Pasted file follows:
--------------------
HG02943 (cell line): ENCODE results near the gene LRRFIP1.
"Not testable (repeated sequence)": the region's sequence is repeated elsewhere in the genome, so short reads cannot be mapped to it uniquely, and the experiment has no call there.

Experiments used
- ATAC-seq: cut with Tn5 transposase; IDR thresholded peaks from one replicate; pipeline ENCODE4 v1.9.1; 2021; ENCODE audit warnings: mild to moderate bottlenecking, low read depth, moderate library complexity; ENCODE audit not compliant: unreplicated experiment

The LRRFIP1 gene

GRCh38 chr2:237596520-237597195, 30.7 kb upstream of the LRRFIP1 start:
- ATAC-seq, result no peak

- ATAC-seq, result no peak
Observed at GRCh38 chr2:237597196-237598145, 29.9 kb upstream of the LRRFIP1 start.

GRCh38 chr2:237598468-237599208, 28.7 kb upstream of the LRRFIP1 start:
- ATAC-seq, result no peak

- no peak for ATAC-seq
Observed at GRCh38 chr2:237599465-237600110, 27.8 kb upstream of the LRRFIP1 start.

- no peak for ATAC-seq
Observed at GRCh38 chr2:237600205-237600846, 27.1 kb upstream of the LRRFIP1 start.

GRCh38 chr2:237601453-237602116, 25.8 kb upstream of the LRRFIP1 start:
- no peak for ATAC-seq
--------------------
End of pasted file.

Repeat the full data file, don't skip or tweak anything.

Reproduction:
HG02943 (cell line): ENCODE results near the gene LRRFIP1.
"Not testable (repeated sequence)": the region's sequence is repeated elsewhere in the genome, so short reads cannot be mapped to it uniquely, and the experiment has no call there.

Experiments used
- ATAC-seq: cut with Tn5 transposase; IDR thresholded peaks from one replicate; pipeline ENCODE4 v1.9.1; 2021; ENCODE audit warnings: mild to moderate bottlenecking, low read depth, moderate library complexity; ENCODE audit not compliant: unreplicated experiment

The LRRFIP1 gene

GRCh38 chr2:237596520-237597195, 30.7 kb upstream of the LRRFIP1 start:
- ATAC-seq, result no peak

- ATAC-seq, result no peak
Observed at GRCh38 chr2:237597196-237598145, 29.9 kb upstream of the LRRFIP1 start.

GRCh38 chr2:237598468-237599208, 28.7 kb upstream of the LRRFIP1 start:
- ATAC-seq, result no peak

- no peak for ATAC-seq
Observed at GRCh38 chr2:237599465-237600110, 27.8 kb upstream of the LRRFIP1 start.

- no peak for ATAC-seq
Observed at GRCh38 chr2:237600205-237600846, 27.1 kb upstream of the LRRFIP1 start.

GRCh38 chr2:237601453-237602116, 25.8 kb upstream of the LRRFIP1 start:
- no peak for ATAC-seq